Alaba: Are we post Covid-19 ready and what are the prospects to look out for?

Serah: Yes we are post COVID-19 ready. As an organisation, African Harvesters has always embraced digital solutions to our operations as we are in strategic countries across Africa, the pandemic has made us to re engineer our mode of operations.

Alaba: What support do you expect from the government?

Serah: The pandemic has added to the responsibility of the government to do better. I expect the government to create an enabling environment for businesses to thrive. Multiple taxations is not the solution.

Also Read: Lindelwe Lesley Ndlovu, African Risk Capacity (ARC) CEO Shares Goals, Disaster Risk Solutions, COVID-19 and Future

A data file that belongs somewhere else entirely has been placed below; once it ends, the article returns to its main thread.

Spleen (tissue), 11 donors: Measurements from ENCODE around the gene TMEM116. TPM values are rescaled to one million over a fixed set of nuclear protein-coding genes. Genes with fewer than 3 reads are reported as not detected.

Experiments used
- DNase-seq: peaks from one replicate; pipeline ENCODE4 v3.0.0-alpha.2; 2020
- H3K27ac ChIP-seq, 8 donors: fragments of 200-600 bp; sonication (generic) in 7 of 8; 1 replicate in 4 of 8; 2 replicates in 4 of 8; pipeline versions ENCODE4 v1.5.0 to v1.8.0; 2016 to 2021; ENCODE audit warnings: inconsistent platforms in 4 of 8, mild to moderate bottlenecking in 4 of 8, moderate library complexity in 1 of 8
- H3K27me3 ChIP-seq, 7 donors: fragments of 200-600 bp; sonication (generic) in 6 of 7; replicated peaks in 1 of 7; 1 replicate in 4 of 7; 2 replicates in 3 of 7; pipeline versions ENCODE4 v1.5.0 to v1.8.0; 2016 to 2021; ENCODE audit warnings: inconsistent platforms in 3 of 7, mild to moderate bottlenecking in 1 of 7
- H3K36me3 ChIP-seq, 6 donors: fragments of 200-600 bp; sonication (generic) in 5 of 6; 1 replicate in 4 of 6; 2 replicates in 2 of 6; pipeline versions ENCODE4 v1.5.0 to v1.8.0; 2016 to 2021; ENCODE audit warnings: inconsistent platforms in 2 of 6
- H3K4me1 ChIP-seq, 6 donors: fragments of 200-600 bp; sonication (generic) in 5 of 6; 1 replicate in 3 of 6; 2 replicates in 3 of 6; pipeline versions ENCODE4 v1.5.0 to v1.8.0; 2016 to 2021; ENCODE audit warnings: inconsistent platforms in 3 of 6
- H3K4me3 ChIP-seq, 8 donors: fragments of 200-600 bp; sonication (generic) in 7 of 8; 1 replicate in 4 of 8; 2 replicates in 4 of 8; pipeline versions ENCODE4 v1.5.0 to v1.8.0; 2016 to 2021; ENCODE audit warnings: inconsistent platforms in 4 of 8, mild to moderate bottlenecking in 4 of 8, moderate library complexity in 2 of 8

Alaba: Could you tell us more about your initiative, Agriculture for SDGs (Ag4SDGs) and it’s impact?

Serah: Agriculture for SDGs (Ag4SDGs) is our sustainability initiative at African Harvesters, we enlighten the public on the impact of Agriculture in solving the Sustainability Development Goals (SDGs). We hold online sessions to share more light on the relationship Agriculture has with the SDGs. We also teach kids on sustainability, food waste, hand washing, recycling, water management among other things. We plan to expand our reach on the Ag4SDGs initiative to schools and other African countries outside Nigeria.

Alaba: What’s the future for African Harvesters?

Serah: We envision being the go to resource platform for opportunities, agribusiness happenings across Africa. We also want to open up frontiers for funding opportunities for the platform- African Harvesters.

Alaba: How are you encouraging young female entrepreneurs into the agribusiness ecosystem?